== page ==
CONSUELO MACK: So a real yield is one percent … that’s ex-inflation. Therefore in the Brandywine Global Gunds, do you own, are you an owner of long treasuries, of the 30-year Treasury bond?

STEPHEN SMITH: Yes, we own 30-year Treasury bonds. In fact, on this back up in interest rates about a month or so ago, or about less than a month ago, we did actually add to our bond position.

CONSUELO MACK: Now, there is a contrarian position if I’ve ever heard one. One investment for long term diversified portfolio, what is it that you would have all of us own some of in a portfolio?

STEPHEN SMITH: I would own long Mexican bonds.

CONSUELO MACK: Ten years?

STEPHEN SMITH: Well, we tend to …

CONSUELO MACK: Longer?

STEPHEN SMITH: Twenty or 30 years. I know people think of it as risk, but we don’t see much inflation globally, and we think the currency is ten percent, a solid ten percent undervalued. The story will play out if the global growth story plays out. See, the markets think that the U.S. is stronger for longer. The U.S. may be stronger, but it may not grow at 3 1⁄2 or 4 percent like people think because of the dollar. It may end up growing at 2 1⁄4 percent or 2 percent. And if Europe all of a sudden starts growing at 1 1⁄2 or 1 3⁄4, or Japan last quarter grew at 4 1⁄2 percent, and all of a sudden, if Chile and all these other countries start growing, then you’re going to have, the papers are going to read differently, and then it’s going to be a different way to invest. So what we’re trying to think about is, what are the papers going to read, and what are the headlines on the fourth of July? We’re thinking the headlines are going to be a heck of a lot better because, as I said before, these three growth stabilizers or destabilizers … oil, interest rates and currencies, all to me, look relatively favorable for grow- able growth. And actually should be good for equities.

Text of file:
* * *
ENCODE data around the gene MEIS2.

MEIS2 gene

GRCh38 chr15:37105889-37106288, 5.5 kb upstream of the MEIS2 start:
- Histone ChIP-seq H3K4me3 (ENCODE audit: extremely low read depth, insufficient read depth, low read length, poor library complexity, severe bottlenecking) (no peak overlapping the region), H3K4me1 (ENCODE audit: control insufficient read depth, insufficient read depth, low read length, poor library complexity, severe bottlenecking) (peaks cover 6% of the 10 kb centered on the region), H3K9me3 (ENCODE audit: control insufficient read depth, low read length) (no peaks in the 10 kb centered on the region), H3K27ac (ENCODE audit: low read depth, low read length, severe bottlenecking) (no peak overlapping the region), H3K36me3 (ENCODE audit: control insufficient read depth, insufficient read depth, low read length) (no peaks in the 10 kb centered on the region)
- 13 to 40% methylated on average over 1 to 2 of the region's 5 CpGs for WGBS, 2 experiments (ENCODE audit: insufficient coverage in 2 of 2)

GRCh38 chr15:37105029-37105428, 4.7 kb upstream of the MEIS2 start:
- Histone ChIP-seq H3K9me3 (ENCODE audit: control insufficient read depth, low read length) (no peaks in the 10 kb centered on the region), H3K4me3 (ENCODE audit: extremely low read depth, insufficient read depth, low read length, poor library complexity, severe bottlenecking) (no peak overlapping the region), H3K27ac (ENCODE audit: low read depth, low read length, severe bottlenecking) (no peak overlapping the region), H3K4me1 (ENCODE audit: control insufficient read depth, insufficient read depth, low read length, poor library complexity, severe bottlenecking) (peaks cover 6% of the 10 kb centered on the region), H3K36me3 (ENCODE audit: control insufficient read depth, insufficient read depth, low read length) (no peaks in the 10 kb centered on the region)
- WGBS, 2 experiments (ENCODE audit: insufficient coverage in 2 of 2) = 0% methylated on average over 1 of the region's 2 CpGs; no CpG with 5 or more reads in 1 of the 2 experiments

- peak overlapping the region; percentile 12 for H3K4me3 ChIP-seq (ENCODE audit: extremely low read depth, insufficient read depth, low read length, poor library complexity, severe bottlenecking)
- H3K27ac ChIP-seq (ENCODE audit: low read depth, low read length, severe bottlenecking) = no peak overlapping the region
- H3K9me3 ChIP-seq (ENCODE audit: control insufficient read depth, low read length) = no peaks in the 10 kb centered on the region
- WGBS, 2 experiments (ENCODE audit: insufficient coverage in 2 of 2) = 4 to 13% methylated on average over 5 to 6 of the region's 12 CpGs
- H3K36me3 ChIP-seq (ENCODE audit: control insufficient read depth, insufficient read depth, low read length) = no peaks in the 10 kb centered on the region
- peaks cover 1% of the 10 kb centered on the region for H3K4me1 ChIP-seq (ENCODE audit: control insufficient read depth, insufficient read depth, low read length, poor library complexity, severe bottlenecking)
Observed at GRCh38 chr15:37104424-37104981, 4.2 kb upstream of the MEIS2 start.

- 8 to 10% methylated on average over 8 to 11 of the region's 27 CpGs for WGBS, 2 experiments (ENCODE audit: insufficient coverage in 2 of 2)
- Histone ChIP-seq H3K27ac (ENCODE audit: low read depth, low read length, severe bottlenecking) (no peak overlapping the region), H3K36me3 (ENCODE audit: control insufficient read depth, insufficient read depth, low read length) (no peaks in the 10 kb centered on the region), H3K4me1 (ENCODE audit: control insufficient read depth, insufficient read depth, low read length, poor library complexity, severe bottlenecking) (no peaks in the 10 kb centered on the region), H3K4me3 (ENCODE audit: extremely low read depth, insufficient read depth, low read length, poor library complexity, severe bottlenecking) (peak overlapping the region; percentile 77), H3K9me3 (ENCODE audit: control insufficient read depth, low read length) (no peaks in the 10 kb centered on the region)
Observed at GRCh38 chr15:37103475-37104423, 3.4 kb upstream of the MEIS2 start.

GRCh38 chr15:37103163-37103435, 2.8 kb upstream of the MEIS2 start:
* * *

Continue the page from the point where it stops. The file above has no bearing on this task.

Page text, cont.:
CONSUELO MACK: We’ll leave it right there, from a bond man. Stephen Smith from Brandywine Global, thank you so much for joining us.

STEPHEN SMITH: Well, thank you. I appreciate the time and the questions.

CONSUELO MACK: At the close of every WEALTHTRACK we try to give you one suggestion to help you build and protect your wealth over the long term. This week’s action point is : plan an overseas vacation to take advantage of the dollar’s strength. The Wall Street Journal did a fun story recently comparing random room rates in deluxe hotels here and in Europe. A room at the Ritz-Carlton in Vienna will cost you $401 a night versus $463 at the Ritz in Dallas, Texas. Interested in London? You can have a room at Le Meridien Picadilly in London for $399 compared to $466 at Le Meridien Delfina in Santa Monica, California. You get the drift.